3) Develop an Audit Strategy : 
The internal audit function should have a sound audit strategy that is effective and efficient and adds value to the company's operations in risk management, financial reporting, internal controls, and governance processes. The internal audit strategy should be developed by the CAE in collaboration with management and approved by the audit committee. The strategy should specify audit plans, scope, nature, procedures, and timing of all internal audit activities.

4) Implement the Audit Strategy : 
An effective implementation of internal audit strategy requites - proper audit plans, sufficient resources including qualified ethical and highly specialized and competent staff, commitment from senior management, and approval of the audit committee. Internal auditors should have adequate training and proficiency in -accounting principles, policies, and practices; internal auditing standards, techniques, tools, and procedures; corporate governance reforms and management principles; and a knowledge base in accounting, economics, taxation, finance, information technology, and quantitative methods.

5) Establish Quality Assurance and Performance Evaluation : 
To ensure a high quality internal audit function that adds value to the company's operations and performance, the internal audit function should be evaluated annually. The performance of internal audit staff should be evaluated by the CAE based on predetermined evaluation benchmarks and process. The performance of the CAE should be evaluated by management (e.g., the Chief Executive Officer) and reviewed by the audit committee. The purpose of this evaluation is to improve the quality of the internal audit function and provide a basis for promotion, advancement, and compensation.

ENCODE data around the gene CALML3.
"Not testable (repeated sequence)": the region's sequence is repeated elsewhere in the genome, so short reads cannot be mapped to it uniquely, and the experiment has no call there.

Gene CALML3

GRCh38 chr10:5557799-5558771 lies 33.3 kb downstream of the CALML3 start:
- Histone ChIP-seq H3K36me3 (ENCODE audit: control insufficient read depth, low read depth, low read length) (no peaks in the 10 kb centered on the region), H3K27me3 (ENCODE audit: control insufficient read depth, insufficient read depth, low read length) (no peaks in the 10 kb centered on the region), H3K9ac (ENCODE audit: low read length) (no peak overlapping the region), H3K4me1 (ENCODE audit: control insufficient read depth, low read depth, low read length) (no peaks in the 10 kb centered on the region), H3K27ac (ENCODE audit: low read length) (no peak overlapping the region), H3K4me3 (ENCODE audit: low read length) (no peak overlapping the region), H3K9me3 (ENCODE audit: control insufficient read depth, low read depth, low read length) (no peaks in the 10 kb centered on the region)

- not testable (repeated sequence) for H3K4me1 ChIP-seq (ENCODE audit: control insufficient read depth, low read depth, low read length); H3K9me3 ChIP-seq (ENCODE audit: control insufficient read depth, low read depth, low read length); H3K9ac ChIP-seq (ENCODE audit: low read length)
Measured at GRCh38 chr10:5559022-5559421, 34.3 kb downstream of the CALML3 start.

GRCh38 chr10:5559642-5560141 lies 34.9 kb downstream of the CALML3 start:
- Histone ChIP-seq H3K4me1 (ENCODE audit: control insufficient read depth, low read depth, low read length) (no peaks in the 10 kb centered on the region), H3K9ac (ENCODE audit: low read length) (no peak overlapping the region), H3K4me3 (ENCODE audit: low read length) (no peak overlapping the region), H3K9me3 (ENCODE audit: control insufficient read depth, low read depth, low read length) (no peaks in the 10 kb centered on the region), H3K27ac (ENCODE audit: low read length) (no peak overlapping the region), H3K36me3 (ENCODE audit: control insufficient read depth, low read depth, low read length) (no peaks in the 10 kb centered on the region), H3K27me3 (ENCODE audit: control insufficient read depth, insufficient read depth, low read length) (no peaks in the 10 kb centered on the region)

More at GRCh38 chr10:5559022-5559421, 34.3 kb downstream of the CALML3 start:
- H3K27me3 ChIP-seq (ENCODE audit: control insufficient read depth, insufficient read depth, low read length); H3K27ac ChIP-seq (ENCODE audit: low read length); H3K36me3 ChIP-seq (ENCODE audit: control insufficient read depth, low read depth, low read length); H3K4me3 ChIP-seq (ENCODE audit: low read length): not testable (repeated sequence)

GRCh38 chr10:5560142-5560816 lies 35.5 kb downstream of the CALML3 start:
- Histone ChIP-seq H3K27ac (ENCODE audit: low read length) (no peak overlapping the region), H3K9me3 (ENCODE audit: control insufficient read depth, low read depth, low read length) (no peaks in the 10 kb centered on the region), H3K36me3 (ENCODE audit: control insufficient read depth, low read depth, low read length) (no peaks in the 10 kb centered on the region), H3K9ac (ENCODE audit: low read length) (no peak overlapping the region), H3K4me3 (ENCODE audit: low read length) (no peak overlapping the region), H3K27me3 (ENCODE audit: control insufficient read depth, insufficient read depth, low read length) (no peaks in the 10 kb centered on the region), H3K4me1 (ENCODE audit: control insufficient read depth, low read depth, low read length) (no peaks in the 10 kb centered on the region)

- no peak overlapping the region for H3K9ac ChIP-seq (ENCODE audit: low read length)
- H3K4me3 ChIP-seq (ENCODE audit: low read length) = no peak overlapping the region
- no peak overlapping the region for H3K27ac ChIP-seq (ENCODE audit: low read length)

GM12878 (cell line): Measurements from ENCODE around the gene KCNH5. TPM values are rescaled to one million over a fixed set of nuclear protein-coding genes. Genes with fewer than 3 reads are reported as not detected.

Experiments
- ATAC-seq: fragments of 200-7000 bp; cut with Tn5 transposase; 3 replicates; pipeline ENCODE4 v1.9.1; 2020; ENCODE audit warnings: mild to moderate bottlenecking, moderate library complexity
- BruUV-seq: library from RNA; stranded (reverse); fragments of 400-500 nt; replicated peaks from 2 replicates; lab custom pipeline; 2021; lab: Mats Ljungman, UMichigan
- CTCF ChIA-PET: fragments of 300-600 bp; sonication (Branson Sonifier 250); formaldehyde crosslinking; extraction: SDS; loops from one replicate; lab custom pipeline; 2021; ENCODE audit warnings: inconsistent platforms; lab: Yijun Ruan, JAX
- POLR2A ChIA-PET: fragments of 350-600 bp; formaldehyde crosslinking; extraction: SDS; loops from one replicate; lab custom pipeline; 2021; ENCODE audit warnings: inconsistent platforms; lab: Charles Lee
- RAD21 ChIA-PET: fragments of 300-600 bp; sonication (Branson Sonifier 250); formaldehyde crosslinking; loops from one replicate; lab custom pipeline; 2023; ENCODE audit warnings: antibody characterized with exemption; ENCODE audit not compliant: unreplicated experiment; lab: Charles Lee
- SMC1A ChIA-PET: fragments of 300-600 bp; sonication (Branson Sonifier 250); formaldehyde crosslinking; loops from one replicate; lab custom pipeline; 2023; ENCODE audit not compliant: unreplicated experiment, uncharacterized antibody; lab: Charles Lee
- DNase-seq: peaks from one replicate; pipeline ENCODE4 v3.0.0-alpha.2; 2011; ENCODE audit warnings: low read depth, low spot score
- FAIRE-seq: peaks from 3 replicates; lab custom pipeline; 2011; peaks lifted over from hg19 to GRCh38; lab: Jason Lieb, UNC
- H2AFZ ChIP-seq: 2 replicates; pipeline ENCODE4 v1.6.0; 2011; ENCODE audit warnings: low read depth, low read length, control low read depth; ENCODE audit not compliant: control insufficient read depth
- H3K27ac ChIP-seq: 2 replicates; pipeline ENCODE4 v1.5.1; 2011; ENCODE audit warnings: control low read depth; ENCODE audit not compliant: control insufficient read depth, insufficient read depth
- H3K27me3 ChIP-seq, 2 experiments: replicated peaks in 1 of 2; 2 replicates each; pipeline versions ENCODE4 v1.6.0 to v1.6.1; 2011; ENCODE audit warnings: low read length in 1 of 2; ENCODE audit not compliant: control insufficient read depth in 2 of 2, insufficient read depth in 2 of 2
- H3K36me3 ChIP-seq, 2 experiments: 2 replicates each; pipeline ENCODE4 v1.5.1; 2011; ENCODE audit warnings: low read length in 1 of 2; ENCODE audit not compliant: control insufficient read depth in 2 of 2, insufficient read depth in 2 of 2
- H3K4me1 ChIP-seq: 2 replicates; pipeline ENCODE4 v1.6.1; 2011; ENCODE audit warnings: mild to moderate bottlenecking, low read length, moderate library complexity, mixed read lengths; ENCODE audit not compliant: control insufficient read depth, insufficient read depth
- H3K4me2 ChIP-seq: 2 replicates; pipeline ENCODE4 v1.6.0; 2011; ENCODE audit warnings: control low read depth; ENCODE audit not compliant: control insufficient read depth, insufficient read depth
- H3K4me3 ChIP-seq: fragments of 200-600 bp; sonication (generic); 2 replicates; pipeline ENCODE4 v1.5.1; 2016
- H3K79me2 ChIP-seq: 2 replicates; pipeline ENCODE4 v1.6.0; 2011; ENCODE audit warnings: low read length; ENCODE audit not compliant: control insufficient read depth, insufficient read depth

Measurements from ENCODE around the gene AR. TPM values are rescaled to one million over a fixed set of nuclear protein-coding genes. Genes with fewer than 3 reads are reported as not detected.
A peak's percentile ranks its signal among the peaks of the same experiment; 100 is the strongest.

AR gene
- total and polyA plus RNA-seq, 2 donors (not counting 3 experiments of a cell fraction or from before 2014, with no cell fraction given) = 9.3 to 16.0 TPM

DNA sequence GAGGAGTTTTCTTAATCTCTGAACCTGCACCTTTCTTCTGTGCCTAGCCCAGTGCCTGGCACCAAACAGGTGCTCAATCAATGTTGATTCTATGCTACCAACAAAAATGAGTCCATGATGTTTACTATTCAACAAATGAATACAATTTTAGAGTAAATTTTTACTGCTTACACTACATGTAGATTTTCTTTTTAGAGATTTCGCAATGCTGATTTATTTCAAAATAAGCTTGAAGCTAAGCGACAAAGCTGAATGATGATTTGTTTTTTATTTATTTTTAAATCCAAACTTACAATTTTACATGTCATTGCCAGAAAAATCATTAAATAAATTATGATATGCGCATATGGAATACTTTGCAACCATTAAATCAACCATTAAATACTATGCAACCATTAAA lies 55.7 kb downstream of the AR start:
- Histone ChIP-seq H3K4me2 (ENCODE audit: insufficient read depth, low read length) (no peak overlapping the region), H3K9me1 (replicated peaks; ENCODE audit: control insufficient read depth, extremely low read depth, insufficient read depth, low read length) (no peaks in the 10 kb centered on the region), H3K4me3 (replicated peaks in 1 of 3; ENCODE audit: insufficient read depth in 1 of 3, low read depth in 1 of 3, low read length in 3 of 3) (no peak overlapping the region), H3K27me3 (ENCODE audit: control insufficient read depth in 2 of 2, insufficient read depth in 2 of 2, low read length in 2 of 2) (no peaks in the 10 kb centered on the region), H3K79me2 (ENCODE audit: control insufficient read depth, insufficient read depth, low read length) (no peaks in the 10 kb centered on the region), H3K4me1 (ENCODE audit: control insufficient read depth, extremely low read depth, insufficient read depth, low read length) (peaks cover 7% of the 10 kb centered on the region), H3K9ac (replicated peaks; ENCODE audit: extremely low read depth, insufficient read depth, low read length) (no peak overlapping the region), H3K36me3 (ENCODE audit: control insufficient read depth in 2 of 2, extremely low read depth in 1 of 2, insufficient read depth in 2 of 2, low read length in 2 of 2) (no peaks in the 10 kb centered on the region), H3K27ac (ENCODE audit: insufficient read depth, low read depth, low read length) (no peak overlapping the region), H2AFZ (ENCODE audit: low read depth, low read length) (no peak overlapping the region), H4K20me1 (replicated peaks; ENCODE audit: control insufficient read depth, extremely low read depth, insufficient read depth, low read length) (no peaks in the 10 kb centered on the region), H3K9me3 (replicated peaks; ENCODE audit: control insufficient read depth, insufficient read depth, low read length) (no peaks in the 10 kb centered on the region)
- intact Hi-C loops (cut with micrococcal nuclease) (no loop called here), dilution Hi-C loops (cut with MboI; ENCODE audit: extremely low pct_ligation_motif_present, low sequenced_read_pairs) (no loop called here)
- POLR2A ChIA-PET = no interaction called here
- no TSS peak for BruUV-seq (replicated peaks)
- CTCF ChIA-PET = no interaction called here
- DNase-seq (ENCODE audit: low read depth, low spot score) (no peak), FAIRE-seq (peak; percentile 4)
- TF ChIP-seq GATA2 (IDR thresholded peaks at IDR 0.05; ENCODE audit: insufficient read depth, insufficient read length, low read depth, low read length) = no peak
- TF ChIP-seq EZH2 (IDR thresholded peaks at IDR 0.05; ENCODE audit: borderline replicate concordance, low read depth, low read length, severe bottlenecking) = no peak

Advantages of Internal Audit

Internal audit provides the following importance :

1) Makes Staff Alert : 
Staffs remain alert because their work shall be checked by the internal auditor. So, accounting remains correct. 

2) Detect Errors and Frauds :
Internal audit helps to detect errors and frauds and provides suggestions to improve them which helps the management to take corrective action.

3) Reduce Misuse of Resources :
Internal audit detects the misuse of resources in time which helps to reduce unnecessary expenses.

4) Checks Efficiency : 
Internal audit checks the efficiency of staffs which helps to increase the efficiency of them.

5) Helps Auditor : 
Internal audit checks the books of accounts, detects errors and frauds and helps in its correction which makes the act of final auditor easier.

6) Increases Morale : 
Internal audit increases the morale of honest staff because evaluation of performance of any staffs will be made at any time.

Disadvantages of Internal Audit 

Internal audit suffers from the following limitations :
  1. Internal audit's report is not accepted by either the shareholders or tax authorities, it is the external auditor report which is required to be submitted to these parties.
  2. Since internal audit is done by the employees of the company chances are that it may be biased and therefore company cannot depend on such reports. 
  3. Since an internal audit is not done by the professional auditor chances of internal auditor not detecting the errors are high.